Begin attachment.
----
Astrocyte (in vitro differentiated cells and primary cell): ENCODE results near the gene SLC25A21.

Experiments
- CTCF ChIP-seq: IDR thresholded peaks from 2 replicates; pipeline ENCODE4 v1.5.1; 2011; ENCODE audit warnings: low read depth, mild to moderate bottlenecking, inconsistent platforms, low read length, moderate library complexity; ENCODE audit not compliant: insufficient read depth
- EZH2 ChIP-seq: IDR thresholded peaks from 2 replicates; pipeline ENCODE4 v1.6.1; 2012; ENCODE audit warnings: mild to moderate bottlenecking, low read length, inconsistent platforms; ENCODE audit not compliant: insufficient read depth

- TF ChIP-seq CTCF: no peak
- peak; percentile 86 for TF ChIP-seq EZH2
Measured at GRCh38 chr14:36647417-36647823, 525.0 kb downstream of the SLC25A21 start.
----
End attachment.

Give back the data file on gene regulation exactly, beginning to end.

Astrocyte (in vitro differentiated cells and primary cell): ENCODE results near the gene SLC25A21.

Experiments
- CTCF ChIP-seq: IDR thresholded peaks from 2 replicates; pipeline ENCODE4 v1.5.1; 2011; ENCODE audit warnings: low read depth, mild to moderate bottlenecking, inconsistent platforms, low read length, moderate library complexity; ENCODE audit not compliant: insufficient read depth
- EZH2 ChIP-seq: IDR thresholded peaks from 2 replicates; pipeline ENCODE4 v1.6.1; 2012; ENCODE audit warnings: mild to moderate bottlenecking, low read length, inconsistent platforms; ENCODE audit not compliant: insufficient read depth

- TF ChIP-seq CTCF: no peak
- peak; percentile 86 for TF ChIP-seq EZH2
Measured at GRCh38 chr14:36647417-36647823, 525.0 kb downstream of the SLC25A21 start.